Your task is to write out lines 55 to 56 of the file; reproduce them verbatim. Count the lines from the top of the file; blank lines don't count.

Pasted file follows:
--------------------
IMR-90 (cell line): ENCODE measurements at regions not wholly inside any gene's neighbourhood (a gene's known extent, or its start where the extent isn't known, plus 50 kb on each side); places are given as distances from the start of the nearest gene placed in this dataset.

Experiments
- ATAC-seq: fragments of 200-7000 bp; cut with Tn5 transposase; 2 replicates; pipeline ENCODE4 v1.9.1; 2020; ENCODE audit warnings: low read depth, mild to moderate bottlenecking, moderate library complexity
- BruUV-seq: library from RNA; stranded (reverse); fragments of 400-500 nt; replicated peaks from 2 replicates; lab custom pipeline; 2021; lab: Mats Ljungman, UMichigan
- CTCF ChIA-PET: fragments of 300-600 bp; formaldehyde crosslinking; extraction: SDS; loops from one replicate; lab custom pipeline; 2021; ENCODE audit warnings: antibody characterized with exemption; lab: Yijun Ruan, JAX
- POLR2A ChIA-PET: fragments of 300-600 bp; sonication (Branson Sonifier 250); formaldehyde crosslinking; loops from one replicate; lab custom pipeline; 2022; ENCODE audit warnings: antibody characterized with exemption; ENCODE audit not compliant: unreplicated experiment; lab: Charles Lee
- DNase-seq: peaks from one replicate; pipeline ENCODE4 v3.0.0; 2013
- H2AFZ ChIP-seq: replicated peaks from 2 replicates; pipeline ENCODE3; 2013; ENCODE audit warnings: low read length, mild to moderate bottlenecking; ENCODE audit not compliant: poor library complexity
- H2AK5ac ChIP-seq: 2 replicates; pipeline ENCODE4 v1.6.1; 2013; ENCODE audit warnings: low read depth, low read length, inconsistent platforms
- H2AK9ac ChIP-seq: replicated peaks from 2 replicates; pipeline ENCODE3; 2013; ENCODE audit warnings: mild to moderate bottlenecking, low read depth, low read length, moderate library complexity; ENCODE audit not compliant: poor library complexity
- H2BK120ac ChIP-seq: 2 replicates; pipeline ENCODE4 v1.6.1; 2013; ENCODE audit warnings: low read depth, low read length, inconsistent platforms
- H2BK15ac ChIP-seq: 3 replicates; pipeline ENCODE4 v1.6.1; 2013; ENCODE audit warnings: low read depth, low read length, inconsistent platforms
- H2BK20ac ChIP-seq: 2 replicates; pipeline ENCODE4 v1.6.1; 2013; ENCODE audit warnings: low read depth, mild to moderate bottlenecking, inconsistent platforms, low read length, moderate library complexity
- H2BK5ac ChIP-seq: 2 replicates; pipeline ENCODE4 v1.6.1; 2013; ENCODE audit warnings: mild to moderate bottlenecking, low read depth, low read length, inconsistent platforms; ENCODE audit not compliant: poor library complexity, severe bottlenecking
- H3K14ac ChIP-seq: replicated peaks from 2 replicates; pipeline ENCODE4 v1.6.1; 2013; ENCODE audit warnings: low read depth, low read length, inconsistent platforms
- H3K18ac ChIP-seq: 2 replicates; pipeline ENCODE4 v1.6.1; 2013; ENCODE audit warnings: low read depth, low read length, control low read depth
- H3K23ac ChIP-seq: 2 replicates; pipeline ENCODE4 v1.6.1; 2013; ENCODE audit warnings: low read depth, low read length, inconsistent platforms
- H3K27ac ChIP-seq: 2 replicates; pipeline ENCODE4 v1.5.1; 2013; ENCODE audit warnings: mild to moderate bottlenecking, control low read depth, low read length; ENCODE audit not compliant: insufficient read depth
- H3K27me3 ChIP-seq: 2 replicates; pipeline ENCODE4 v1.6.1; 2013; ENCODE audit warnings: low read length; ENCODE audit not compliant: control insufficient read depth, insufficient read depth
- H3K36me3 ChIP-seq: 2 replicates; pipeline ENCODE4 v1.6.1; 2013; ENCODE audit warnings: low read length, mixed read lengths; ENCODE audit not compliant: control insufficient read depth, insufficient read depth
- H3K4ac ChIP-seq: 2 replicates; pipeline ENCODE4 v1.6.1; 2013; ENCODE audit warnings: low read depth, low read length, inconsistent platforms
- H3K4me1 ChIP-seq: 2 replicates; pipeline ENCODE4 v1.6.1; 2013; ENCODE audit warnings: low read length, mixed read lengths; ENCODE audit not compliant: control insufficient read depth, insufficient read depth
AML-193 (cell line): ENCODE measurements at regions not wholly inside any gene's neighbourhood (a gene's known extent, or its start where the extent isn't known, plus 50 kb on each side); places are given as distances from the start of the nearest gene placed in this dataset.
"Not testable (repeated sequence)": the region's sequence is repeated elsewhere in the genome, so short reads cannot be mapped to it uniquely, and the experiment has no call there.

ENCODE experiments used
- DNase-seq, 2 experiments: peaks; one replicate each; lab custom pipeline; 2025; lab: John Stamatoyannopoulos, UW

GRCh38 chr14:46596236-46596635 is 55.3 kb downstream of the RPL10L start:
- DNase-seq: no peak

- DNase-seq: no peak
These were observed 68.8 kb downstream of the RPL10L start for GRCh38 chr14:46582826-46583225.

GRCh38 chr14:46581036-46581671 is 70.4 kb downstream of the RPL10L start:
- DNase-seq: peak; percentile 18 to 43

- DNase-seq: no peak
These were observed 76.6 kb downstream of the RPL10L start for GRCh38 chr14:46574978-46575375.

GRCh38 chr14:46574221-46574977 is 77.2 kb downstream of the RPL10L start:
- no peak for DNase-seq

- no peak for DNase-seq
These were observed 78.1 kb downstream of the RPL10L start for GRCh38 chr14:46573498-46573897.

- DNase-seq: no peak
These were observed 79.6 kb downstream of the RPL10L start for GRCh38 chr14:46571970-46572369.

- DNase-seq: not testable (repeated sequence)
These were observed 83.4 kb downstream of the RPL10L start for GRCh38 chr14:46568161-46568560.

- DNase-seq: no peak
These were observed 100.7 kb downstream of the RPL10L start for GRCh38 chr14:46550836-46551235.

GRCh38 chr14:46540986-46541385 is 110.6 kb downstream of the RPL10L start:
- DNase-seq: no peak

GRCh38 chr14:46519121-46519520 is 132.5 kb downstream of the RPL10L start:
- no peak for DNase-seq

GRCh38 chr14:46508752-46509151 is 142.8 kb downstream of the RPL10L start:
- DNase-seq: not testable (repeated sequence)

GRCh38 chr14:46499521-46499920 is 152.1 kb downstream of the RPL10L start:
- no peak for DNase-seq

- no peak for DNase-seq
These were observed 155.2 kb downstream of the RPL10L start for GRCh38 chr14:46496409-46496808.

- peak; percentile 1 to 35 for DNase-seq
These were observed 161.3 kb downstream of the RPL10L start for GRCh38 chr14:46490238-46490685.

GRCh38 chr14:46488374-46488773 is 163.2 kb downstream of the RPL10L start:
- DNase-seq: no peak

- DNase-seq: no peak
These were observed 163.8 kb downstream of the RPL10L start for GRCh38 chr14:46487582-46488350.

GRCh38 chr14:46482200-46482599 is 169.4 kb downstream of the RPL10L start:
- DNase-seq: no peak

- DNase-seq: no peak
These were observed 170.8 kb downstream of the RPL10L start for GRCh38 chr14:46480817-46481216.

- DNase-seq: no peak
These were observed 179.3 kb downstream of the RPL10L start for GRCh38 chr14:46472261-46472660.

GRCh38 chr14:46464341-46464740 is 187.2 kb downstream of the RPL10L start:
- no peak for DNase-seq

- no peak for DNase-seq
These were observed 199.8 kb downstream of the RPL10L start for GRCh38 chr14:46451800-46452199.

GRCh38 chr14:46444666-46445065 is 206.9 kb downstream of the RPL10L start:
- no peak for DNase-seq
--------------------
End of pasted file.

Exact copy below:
- peak; percentile 1 to 35 for DNase-seq
These were observed 161.3 kb downstream of the RPL10L start for GRCh38 chr14:46490238-46490685.